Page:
Dan they are amazing! My apples are the size of a marble. I hope the squirrels won't eat them like last eyar.
Tomato Yellow Leaf Curl
Tomato yellow leaf curl disease is caused by the pathogen, tomato yellow leaf curl virus (TYLCV). Its appearance in California was first identified in 2007 by the University of California Integrated Pest Management Program. An aggressive education program curbed the spread of the disease, but it has not been completely eradicated. Diseased plants are stunted, with small leaves with edges that curl upward. Blossoms drop and the plants don’t fruit. Whiteflies spread TYLCV, and biological controls such as bigeyed bugs, lacewing larvae and lady beetle larvae are recommended to control whiteflies. Row covers also keep whiteflies off the plants. Growing tomatoes away from other whitefly host crops, such as brassicas and peppers, and cleaning up weeds and garden debris also help control the disease. Report suspected cases of tomato yellow leaf curl to your county extension office.
Tomatoes are sensitive to climate conditions. Cool, rainy weather can cause the lower leaves to thicken and roll. This stress response doesn’t interfere with fruit production or cause permanent damage to the plant, and new foliage that grows in warmer weather will not be affected. No treatment is necessary.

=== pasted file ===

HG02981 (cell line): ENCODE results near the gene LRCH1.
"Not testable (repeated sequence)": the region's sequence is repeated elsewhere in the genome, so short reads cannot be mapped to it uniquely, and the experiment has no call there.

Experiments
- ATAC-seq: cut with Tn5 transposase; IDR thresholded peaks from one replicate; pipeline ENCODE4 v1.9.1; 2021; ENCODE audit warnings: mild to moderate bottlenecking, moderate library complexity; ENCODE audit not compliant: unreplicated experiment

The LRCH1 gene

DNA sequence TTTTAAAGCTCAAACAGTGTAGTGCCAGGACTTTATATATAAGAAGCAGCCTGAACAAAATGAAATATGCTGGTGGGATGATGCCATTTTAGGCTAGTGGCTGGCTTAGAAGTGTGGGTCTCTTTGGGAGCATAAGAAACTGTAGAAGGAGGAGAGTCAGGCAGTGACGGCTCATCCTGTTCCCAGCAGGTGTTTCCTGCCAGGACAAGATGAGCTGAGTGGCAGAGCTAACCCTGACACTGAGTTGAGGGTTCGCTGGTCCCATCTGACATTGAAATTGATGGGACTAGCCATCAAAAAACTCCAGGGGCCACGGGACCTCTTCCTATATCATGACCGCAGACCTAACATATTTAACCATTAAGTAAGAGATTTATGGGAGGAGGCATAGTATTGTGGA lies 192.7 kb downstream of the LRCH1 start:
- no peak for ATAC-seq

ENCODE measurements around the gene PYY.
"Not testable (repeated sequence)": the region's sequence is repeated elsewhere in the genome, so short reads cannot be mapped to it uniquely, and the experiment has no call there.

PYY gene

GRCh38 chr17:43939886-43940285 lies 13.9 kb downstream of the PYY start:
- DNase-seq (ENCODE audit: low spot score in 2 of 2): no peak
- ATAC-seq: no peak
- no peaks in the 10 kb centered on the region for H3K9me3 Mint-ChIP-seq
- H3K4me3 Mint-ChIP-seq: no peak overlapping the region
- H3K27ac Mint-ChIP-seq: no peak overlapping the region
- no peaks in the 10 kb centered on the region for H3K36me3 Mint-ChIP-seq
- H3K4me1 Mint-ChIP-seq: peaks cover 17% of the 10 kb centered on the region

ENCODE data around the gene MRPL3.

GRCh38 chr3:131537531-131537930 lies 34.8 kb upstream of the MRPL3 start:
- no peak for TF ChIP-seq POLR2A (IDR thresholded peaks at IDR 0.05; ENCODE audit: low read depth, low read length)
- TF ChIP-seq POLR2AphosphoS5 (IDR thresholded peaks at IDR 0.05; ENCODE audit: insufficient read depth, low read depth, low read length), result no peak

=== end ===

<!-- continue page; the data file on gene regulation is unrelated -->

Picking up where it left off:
Non-Parasitic Leaf Roll
Non-parasitic leaf roll is another climatic problem. Irregular irrigation and improper pruning cause the leaf edges to roll inward, sometimes to the point of overlapping. When most of the leaves on the plant are affected by this condition it may look serious, but it is not permanent. The remedy is deep, even watering on a regular basis and careful pruning.
Even if you don’t use herbicides in your garden, overspray and wind-blown droplets may find their way to your tomato plants. Leaf curl is one sign of herbicide damage. Depending on the herbicide, leaves may tilt down with curled edges to form cupped leaves, or the leaves may pucker and curl. Avoid using herbicides in general and never use herbicide-treated lawn clippings as mulch. Watering affected tomato plants regularly may help them recover if the herbicide damage is mild.
Edited by Ardj - 5/15/16 at 3:56am